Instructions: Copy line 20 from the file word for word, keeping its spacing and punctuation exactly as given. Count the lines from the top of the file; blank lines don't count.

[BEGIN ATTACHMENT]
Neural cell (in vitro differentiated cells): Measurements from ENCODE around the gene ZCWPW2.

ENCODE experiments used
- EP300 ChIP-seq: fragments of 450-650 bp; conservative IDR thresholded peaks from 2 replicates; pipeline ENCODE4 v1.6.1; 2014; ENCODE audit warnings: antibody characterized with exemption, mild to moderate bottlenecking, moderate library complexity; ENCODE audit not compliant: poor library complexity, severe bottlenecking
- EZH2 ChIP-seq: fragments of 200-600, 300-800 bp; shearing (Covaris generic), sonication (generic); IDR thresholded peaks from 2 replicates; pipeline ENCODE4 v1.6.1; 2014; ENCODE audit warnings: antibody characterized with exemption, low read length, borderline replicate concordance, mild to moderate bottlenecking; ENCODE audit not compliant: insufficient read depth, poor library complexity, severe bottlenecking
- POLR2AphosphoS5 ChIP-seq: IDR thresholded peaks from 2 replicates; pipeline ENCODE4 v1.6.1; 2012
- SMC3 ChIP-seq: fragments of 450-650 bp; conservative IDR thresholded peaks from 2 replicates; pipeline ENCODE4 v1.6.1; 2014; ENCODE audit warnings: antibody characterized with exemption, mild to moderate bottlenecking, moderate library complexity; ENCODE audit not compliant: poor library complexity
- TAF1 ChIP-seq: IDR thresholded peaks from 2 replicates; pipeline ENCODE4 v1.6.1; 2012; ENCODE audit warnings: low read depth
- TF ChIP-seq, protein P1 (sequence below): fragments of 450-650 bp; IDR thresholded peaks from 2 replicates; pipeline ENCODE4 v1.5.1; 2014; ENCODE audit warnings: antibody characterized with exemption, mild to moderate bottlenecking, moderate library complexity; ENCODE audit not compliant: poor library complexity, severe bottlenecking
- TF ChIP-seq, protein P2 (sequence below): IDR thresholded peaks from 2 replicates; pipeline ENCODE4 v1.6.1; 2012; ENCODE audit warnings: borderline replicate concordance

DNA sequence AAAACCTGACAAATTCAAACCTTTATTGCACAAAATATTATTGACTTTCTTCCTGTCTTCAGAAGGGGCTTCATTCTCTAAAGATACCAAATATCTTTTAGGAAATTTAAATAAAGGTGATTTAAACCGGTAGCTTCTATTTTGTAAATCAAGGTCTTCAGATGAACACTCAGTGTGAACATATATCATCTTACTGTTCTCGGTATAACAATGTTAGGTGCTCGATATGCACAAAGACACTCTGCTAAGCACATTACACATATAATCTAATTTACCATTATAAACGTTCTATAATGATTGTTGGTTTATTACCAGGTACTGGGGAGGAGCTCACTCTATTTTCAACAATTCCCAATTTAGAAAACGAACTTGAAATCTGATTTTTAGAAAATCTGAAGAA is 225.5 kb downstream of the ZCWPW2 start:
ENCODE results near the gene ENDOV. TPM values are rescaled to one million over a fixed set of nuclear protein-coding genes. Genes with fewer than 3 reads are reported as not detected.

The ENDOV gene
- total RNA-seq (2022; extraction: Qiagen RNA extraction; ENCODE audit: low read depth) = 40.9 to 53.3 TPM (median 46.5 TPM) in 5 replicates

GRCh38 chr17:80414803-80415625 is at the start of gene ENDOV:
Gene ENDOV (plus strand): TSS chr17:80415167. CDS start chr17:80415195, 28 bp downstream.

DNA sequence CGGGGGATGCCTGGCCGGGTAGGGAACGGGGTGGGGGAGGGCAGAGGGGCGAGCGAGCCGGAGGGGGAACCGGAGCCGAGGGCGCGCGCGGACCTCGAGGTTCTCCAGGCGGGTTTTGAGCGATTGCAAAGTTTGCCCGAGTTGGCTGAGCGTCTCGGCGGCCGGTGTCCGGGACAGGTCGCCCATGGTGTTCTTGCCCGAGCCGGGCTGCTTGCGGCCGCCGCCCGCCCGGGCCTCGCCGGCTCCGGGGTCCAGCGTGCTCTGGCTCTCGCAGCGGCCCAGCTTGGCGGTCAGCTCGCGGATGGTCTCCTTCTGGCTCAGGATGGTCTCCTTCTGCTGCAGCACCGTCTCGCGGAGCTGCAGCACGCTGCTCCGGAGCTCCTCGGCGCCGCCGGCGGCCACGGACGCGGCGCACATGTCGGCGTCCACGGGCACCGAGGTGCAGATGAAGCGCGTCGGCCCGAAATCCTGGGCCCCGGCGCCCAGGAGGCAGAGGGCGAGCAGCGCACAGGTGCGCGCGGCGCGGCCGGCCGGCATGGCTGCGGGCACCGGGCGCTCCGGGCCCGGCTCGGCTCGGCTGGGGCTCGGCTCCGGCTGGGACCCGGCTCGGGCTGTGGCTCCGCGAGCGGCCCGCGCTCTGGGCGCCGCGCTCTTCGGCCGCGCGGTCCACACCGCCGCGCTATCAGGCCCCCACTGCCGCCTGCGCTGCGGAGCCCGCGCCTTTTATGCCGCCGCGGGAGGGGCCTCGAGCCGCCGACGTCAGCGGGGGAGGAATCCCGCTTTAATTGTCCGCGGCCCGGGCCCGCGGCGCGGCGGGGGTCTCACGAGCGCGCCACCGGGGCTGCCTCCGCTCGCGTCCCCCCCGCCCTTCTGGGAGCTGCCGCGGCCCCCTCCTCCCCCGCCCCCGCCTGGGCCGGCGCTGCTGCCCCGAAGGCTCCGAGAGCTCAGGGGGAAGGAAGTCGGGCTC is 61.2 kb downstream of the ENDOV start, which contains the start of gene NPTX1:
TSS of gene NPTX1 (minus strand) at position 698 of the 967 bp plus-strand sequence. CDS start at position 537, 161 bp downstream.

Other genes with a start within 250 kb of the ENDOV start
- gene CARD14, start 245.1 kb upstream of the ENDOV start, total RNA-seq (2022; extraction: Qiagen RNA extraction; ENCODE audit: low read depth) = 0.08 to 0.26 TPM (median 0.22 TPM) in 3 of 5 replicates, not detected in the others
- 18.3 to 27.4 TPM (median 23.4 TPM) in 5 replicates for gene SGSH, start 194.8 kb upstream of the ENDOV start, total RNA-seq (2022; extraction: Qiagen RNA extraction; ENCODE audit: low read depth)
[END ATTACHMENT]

- 18.3 to 27.4 TPM (median 23.4 TPM) in 5 replicates for gene SGSH, start 194.8 kb upstream of the ENDOV start, total RNA-seq (2022; extraction: Qiagen RNA extraction; ENCODE audit: low read depth)